234. New section 14B provides that before making a special guardianship order the court must consider whether a contact order (for example, to enable continued contact with the child's birth parents) should be made at the same time. The court may also on making the special guardianship order give leave for the child to be known by a new surname and give permission for the child to be taken out of the United Kingdom for any period longer than three months.
235. New section 14C sets out the effect of special guardianship orders. Subsection (1) gives the special guardian parental responsibility for the child. The special guardian may exercise parental responsibility to the exclusion of others with parental responsibility, save in those circumstances where the law provides that the consent of all parties with parental responsibility may be or is required (for example, the sterilisation of a child) (subsection 2(a)). Subsections (3) and (4) provide that while an order is in force the child may only be known by a different surname or be removed from the UK for longer than three months with the consent of all those who have parental responsibility, or with the leave of the court.
236. The intention is that the special guardian has clear responsibility for all the day to day decisions about caring for the child or young person and for taking decisions about his upbringing. But the order retains the basic legal link with the birth parents, unlike adoption. They remain legally the child's parents, though their ability to exercise their parental responsibility is limited. They retain the right to consent or not to the child's adoption or placement for adoption (subsection 2(b)). Subsection (5) provides that the special guardian must also take reasonable steps to inform them if the child dies.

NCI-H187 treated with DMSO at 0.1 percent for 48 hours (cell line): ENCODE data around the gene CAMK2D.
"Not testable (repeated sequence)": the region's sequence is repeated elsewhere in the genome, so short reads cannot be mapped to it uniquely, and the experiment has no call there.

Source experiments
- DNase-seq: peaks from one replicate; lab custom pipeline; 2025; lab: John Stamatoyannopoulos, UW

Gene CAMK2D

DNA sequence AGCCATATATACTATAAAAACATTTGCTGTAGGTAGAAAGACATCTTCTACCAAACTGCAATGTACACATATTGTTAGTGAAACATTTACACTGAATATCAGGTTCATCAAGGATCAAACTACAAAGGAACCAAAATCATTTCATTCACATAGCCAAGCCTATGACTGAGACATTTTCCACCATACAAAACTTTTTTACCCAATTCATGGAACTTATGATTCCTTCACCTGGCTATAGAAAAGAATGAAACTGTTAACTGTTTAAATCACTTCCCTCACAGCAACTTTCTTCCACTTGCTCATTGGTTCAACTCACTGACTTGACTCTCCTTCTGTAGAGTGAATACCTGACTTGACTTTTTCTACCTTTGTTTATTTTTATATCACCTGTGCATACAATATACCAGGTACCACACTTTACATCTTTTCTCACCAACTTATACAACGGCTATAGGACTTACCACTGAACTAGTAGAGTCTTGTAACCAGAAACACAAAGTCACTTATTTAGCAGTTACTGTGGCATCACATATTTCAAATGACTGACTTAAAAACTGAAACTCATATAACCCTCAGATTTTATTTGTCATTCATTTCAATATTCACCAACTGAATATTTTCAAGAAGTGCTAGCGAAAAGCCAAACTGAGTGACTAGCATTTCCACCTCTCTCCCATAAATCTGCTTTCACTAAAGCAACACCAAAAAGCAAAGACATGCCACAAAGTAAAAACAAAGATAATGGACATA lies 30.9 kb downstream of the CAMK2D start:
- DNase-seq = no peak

237. New section 14D provides that, unlike adoption orders, special guardianship orders can be varied or discharged on the application of:
238. Subsection (2) provides that the court may, during any family proceedings in which a question arises about the welfare of a child who is subject to a special guardianship order, vary or discharge the order in the absence of an application.
239. New section 14E makes supplemental provisions, including allowing the court to set timescales for proceedings involving special guardianship applications.